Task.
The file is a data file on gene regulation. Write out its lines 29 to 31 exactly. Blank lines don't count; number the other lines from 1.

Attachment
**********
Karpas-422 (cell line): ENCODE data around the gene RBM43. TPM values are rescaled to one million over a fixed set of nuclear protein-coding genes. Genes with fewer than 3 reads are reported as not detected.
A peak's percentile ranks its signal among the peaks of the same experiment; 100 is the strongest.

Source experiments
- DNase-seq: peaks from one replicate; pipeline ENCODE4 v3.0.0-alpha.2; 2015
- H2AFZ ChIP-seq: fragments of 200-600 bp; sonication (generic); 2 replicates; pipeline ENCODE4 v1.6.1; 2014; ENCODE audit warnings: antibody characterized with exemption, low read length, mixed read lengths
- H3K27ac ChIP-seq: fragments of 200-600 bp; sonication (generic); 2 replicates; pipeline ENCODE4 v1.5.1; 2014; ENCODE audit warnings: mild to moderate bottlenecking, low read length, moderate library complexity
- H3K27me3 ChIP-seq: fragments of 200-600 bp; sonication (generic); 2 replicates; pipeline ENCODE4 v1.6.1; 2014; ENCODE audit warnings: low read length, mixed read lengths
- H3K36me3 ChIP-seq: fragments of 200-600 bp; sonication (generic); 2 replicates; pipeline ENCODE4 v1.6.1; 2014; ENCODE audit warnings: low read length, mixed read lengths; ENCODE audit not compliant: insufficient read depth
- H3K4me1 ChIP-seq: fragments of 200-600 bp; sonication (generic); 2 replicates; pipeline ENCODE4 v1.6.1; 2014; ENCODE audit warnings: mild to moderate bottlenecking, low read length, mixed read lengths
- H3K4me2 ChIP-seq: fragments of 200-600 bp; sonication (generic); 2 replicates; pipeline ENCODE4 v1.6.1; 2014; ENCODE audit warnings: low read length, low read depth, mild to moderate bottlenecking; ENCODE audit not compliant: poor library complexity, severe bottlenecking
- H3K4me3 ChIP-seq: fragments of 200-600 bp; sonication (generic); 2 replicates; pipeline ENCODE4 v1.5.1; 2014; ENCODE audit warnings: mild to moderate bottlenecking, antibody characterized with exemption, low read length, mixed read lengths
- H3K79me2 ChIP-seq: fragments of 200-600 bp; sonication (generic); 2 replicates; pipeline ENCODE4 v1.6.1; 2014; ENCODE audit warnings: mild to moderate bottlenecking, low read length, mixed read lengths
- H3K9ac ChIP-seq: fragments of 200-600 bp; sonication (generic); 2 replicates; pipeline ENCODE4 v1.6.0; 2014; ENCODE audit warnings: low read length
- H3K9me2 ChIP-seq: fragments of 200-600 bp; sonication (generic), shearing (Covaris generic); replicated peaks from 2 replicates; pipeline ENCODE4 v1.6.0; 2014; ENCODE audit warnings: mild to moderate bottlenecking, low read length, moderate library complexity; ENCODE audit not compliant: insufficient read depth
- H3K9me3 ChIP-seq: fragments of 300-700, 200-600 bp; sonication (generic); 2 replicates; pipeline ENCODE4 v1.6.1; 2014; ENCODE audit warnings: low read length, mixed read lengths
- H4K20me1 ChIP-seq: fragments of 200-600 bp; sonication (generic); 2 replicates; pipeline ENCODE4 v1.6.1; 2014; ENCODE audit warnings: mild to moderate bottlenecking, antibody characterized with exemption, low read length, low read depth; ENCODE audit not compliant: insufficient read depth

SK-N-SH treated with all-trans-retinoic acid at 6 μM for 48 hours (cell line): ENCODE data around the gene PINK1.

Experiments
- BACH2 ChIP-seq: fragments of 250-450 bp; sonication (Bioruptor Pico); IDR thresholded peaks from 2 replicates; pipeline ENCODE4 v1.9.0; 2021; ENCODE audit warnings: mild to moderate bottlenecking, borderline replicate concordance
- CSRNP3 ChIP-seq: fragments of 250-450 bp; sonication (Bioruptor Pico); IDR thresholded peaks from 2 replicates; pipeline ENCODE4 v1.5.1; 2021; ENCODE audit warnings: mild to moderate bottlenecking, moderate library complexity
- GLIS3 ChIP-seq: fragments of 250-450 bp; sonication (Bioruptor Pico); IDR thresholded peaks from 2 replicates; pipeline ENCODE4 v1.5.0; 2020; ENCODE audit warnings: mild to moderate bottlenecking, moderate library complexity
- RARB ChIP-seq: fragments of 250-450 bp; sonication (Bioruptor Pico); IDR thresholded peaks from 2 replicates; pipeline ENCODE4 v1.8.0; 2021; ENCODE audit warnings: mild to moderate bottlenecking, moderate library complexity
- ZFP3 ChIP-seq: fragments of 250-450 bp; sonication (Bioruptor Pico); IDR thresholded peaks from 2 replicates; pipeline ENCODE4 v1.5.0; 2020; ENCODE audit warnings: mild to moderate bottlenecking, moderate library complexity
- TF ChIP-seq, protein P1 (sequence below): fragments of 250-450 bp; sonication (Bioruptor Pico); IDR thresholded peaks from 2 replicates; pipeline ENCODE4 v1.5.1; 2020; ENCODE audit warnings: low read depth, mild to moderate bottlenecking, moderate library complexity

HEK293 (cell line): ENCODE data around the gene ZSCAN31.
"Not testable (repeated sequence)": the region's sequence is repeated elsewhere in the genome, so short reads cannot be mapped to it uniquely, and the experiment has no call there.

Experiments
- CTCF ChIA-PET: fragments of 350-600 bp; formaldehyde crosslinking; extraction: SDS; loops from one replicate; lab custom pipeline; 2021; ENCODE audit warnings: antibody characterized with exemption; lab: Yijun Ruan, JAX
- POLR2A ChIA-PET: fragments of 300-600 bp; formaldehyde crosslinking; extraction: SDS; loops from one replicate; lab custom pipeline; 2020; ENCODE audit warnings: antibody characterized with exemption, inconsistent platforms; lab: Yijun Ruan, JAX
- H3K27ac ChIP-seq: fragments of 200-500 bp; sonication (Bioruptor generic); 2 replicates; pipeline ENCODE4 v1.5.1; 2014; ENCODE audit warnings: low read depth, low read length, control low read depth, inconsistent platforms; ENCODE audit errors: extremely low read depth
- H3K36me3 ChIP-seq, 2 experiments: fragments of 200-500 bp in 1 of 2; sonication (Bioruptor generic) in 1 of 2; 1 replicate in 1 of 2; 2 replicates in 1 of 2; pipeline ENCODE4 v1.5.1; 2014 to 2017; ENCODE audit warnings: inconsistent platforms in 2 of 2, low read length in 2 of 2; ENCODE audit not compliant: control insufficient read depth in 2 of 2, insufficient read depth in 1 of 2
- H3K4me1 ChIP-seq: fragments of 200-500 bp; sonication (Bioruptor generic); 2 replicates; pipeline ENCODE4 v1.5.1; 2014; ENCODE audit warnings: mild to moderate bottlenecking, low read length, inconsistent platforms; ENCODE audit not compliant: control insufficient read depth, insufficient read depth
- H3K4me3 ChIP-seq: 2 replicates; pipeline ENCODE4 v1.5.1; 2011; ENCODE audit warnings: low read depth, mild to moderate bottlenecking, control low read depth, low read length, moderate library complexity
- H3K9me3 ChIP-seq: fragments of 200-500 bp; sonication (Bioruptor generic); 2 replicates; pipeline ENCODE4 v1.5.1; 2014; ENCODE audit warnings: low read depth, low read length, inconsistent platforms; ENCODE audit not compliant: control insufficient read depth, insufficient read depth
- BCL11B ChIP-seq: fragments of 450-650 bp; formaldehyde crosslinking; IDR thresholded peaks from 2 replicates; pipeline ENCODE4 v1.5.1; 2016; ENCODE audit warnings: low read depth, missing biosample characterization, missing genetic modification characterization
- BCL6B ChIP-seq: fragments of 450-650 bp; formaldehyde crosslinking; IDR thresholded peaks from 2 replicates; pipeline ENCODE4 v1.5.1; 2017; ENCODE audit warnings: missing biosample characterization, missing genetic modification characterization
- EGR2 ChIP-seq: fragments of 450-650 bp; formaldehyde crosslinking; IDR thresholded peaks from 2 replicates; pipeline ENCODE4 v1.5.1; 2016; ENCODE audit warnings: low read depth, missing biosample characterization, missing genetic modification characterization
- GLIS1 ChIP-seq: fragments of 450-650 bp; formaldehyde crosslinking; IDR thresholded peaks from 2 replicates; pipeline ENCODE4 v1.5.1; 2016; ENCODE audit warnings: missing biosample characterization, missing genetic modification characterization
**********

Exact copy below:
- POLR2A ChIA-PET: fragments of 300-600 bp; formaldehyde crosslinking; extraction: SDS; loops from one replicate; lab custom pipeline; 2020; ENCODE audit warnings: antibody characterized with exemption, inconsistent platforms; lab: Yijun Ruan, JAX
- H3K27ac ChIP-seq: fragments of 200-500 bp; sonication (Bioruptor generic); 2 replicates; pipeline ENCODE4 v1.5.1; 2014; ENCODE audit warnings: low read depth, low read length, control low read depth, inconsistent platforms; ENCODE audit errors: extremely low read depth
- H3K36me3 ChIP-seq, 2 experiments: fragments of 200-500 bp in 1 of 2; sonication (Bioruptor generic) in 1 of 2; 1 replicate in 1 of 2; 2 replicates in 1 of 2; pipeline ENCODE4 v1.5.1; 2014 to 2017; ENCODE audit warnings: inconsistent platforms in 2 of 2, low read length in 2 of 2; ENCODE audit not compliant: control insufficient read depth in 2 of 2, insufficient read depth in 1 of 2